Heritage Pigs

Sketched pig

Breed Facts


Lard/Back Fat, Meat

Adult Weight:
Male & Female – 400-600 lbs.

Docile, Active

Experience Level:

May be used for Charcuterie, Sausage/Ground, Roasts, Ham


The Mulefoot is an American hog breed named for its most distinctive feature: the solid, non-cloven hooves similar to a mule’s hooves (syndactylism). This characteristic occasionally occurs as a single gene mutation, producing “mulefooted” pigs within a variety of other breeds. In contrast, the Mulefoot hog is consistent in appearance and behavior, with qualities that have made it valuable in American history and a conservation priority.

Mulefoot Sows

Mulefoot Sows

The origin of the Mulefoot is unclear and multiple theories have arisen about its links with mulefooted stocks in Eurasia. The breed is more likely to have descended from the Spanish hogs brought to the Americas beginning in the 1500s. It shares some attributes with the Choctaw hog and the two breeds likely came from the same ancestral stock, which was loosely selected and managed until the late 1800s. 

By 1900, the Mulefoot became a standardized breed. It was valued for ease of fattening and production of meat, lard, and especially hams. Mulefoot hogs were distributed throughout the “Corn Belt” but were also common along the Mississippi River Valley. According to Jeannette Beranger of The Livestock Conservancy, “A lot of the time, American Mulefoot hogs were managed on river islands.They’d forage all summer long, then when it came to butchering time in the fall, people would just go out to the islands and take what they needed.” In the early 1900s, there were two Mulefoot breed associations and over 200 herds registering purebred stock.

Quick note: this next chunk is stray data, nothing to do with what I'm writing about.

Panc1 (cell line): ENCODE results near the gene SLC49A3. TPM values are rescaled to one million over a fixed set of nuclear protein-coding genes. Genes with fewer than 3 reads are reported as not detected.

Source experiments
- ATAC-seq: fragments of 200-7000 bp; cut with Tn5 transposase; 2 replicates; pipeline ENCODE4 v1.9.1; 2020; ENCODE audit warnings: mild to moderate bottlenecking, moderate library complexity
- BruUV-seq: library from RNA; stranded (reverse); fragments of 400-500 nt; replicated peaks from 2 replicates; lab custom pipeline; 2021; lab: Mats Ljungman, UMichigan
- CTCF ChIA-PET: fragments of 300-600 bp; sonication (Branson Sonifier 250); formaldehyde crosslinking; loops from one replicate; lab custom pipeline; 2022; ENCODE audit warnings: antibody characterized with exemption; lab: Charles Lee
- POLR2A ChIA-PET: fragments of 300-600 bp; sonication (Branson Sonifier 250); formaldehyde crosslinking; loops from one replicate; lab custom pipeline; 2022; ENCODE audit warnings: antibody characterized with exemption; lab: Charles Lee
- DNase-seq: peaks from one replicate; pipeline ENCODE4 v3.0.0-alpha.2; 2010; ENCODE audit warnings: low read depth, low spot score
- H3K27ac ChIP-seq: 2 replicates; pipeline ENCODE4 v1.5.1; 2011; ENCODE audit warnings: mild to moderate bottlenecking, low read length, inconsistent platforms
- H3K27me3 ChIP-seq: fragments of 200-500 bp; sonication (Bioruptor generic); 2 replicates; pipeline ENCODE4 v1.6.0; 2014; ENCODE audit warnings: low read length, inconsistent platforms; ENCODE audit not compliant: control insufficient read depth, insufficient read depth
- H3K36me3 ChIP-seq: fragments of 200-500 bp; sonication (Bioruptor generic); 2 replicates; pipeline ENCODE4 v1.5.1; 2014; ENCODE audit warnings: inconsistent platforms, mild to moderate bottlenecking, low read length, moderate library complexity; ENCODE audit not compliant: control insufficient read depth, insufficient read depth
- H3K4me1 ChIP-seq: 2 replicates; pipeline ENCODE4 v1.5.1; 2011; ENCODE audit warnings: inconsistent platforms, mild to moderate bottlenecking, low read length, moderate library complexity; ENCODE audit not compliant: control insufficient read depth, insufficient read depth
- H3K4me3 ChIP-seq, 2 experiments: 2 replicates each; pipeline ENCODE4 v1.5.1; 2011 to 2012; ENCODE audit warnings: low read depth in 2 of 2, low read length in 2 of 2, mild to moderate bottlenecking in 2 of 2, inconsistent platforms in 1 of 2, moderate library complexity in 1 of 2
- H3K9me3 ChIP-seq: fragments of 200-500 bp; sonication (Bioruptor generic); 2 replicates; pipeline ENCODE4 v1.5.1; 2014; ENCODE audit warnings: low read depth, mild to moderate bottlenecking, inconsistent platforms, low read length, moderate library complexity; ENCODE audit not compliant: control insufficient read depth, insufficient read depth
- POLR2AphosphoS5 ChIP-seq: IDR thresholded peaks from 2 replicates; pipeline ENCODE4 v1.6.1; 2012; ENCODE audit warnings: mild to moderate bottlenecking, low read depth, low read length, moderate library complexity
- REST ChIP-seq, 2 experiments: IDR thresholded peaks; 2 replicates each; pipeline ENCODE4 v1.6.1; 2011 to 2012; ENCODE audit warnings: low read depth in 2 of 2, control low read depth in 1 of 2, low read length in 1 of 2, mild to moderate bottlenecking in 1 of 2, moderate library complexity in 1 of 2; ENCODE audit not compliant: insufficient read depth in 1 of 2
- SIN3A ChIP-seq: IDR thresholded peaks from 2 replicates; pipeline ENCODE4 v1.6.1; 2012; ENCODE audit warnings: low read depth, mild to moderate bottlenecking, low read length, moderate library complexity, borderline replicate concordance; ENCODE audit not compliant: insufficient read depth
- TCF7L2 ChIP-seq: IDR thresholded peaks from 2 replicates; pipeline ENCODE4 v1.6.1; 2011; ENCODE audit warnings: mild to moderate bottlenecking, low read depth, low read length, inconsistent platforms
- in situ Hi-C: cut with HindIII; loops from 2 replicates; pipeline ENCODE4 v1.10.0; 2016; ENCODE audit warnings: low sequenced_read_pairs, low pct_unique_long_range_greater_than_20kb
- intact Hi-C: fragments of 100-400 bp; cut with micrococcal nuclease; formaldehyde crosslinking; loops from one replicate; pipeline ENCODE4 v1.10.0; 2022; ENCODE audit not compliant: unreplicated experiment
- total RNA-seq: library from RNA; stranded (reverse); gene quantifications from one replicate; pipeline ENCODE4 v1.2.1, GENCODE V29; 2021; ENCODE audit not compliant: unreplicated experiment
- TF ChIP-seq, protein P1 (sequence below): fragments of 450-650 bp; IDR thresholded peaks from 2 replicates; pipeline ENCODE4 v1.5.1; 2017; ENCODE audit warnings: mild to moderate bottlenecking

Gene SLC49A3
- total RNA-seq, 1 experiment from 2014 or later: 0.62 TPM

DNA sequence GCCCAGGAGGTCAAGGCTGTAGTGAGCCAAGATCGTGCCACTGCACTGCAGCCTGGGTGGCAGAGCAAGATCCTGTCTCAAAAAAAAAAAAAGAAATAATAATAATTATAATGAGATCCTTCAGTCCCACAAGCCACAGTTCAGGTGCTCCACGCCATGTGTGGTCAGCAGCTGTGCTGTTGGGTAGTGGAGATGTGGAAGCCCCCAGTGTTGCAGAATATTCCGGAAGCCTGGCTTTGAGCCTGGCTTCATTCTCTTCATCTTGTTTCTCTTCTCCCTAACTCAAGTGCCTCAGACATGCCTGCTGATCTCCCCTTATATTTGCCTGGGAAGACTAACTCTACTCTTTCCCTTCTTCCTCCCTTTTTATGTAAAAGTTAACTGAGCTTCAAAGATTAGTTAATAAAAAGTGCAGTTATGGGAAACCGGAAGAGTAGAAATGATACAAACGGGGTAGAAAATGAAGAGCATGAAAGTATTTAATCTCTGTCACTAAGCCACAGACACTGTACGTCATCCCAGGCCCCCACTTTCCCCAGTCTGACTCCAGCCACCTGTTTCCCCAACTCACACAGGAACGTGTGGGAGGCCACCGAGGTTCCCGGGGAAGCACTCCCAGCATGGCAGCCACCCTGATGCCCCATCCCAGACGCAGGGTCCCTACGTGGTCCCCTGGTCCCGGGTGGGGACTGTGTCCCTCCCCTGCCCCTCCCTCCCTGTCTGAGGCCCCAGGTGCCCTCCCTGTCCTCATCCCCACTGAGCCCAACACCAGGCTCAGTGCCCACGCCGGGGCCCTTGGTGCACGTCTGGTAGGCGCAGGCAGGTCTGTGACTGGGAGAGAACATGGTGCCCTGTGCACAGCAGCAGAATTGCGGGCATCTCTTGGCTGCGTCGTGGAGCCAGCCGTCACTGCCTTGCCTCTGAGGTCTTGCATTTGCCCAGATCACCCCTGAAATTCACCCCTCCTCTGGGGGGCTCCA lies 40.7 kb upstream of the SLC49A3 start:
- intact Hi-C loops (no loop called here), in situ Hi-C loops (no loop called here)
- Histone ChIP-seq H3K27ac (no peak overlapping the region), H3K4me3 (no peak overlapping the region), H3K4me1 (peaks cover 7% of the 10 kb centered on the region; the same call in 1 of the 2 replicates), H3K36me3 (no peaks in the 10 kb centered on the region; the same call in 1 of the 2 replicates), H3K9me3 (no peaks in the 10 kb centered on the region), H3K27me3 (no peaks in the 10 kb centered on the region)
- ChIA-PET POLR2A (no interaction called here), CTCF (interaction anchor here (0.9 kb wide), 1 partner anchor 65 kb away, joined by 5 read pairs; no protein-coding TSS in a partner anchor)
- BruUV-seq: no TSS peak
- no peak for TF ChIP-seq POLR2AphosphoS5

In 2014, The American Mulefoot Breeders Association (AMBA) was founded to promote and preserve the breed. 

Mulefoot hogs are compact in appearance and weigh 400-600 lbs. They are solid black with white points occurring rarely. The AMBA accepts pink or white dots/marks on the snout and white “anklets” right above the hoof wall. However, white hooves and bellies are not acceptable. Neither are red, white, striped or other coat colors. Kinked, stumped or clipped tails are also not acceptable. The ears are pricked forward. Some pigs have wattles on either side of the neck, although this is not common. The breed forages well and thrives under extensive husbandry. They have litters of 5-6 piglets but may have as many as 12. The sows are excellent and calm mothers. Their meat is said to “melt in your mouth,” is very tender, and is appreciated by gourmet chefs. It is a hardy breed, has a gentle disposition, and is a good forager. They can thrive in nearly any climate with proper shelter. 

Most of the existing herds of Mulefoot hogs were started using animals from the Holliday herd of Missouri; the breed is critically rare and this friendly, docile, and intelligent hog is in need of new stewards if they are to survive.

Did you know:
The Livestock Conservancy is America’s leading organization working to save over 190 heritage breeds from extinction. We rely on the support of our members, grants, and donations from the public to raise the $1 million needed each year to maintain our conservation work with rare breeds of farm animals. Click here to learn how you can help.

Storey’s Guide to Raising Pigs
– Kelly Klober


An Introduction to Heritage Breeds
– D. Phillip Sponenberg, Jeannette Beranger. Alison Martin